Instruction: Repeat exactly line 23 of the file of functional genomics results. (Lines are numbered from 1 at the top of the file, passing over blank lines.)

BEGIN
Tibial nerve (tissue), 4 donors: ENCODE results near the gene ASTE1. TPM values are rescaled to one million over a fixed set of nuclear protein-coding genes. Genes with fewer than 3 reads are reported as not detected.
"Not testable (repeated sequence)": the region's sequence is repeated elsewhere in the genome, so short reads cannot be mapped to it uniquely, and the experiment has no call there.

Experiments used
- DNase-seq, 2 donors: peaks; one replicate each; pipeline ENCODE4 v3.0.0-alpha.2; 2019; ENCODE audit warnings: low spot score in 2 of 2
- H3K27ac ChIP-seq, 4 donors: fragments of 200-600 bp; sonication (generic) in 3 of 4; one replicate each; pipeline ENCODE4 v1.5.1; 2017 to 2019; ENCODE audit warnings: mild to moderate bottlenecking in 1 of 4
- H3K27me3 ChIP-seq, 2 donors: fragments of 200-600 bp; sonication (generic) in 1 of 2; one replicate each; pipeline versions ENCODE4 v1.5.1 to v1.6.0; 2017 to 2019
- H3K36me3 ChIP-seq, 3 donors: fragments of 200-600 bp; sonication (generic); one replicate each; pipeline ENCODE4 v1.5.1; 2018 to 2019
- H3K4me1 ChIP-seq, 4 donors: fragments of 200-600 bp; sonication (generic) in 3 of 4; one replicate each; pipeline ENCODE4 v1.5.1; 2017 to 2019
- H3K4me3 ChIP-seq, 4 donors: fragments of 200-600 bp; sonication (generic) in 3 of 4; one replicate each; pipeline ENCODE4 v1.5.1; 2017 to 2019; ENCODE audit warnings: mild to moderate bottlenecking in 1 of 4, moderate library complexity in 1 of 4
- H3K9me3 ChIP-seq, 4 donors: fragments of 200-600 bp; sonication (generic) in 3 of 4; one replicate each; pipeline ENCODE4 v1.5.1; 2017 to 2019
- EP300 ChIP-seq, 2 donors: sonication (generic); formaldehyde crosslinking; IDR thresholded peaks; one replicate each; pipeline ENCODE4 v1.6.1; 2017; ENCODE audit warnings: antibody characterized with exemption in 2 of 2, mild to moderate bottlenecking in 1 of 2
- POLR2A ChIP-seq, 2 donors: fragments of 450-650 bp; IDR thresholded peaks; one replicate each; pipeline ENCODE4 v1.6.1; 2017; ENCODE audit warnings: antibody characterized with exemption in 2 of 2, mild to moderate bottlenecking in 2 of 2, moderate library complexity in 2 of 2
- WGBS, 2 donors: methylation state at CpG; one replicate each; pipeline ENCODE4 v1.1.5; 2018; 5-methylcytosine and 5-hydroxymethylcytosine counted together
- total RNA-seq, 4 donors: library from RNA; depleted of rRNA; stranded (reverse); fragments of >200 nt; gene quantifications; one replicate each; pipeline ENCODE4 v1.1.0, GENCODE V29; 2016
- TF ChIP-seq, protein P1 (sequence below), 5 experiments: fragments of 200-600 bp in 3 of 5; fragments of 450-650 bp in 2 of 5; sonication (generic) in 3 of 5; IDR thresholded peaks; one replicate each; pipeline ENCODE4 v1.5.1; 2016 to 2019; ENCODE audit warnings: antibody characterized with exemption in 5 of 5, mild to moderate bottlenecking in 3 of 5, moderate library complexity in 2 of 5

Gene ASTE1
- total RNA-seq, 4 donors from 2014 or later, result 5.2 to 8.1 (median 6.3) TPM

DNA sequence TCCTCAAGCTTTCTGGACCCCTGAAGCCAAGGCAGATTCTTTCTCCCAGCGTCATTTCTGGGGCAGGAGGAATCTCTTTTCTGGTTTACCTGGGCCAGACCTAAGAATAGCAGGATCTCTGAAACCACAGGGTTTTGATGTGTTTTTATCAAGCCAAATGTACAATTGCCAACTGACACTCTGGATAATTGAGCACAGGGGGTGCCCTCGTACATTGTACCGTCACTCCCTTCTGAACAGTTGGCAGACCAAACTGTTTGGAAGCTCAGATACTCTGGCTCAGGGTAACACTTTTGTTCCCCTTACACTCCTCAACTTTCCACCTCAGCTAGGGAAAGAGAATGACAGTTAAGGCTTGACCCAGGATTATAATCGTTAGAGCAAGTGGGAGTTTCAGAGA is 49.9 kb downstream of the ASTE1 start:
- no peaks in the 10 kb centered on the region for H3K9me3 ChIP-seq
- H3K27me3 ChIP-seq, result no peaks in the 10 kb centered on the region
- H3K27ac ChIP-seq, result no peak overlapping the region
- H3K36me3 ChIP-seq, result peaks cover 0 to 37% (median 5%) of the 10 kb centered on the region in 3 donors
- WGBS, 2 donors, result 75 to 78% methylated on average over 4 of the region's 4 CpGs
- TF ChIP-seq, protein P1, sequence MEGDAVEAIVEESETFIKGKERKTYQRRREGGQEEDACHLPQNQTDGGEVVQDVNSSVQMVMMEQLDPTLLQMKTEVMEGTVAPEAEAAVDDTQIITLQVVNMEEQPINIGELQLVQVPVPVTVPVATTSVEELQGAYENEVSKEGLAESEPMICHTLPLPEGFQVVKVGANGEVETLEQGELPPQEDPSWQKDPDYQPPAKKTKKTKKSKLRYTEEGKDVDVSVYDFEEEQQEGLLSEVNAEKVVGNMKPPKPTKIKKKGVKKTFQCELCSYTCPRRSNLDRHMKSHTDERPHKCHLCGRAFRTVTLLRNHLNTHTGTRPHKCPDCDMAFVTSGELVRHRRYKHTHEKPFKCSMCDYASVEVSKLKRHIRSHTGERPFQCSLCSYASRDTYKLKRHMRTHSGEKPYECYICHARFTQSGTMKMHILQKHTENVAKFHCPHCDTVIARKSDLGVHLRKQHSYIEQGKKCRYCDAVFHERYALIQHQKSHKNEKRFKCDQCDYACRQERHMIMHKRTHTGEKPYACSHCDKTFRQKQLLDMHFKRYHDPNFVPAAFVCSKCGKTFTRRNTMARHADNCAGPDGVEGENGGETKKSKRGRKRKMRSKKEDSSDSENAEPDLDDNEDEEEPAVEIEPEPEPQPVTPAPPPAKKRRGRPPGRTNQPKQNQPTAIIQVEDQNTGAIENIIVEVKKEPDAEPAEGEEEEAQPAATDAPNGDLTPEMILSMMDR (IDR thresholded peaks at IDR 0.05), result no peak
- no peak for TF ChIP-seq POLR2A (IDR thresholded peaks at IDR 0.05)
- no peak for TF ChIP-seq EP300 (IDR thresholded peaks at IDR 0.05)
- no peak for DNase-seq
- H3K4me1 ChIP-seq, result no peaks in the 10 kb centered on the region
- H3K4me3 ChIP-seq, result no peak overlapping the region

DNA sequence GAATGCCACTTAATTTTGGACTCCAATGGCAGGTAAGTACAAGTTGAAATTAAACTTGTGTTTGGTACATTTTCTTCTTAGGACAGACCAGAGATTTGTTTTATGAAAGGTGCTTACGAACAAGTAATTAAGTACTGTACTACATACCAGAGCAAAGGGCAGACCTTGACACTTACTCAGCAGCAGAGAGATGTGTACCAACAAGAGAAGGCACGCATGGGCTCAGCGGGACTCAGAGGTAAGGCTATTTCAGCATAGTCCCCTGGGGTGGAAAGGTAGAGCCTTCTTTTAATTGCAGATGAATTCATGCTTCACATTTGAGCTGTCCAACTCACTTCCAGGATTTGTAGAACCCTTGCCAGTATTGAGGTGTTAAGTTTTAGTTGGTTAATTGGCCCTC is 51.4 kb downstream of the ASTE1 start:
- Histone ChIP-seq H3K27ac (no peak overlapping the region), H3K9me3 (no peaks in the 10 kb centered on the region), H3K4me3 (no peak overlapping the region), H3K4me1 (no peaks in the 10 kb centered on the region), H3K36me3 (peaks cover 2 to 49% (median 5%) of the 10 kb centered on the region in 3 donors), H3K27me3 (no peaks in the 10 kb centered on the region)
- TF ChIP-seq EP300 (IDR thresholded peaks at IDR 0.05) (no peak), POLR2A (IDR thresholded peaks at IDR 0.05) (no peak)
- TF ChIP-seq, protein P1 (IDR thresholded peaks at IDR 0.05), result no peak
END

- WGBS, 2 donors, result 75 to 78% methylated on average over 4 of the region's 4 CpGs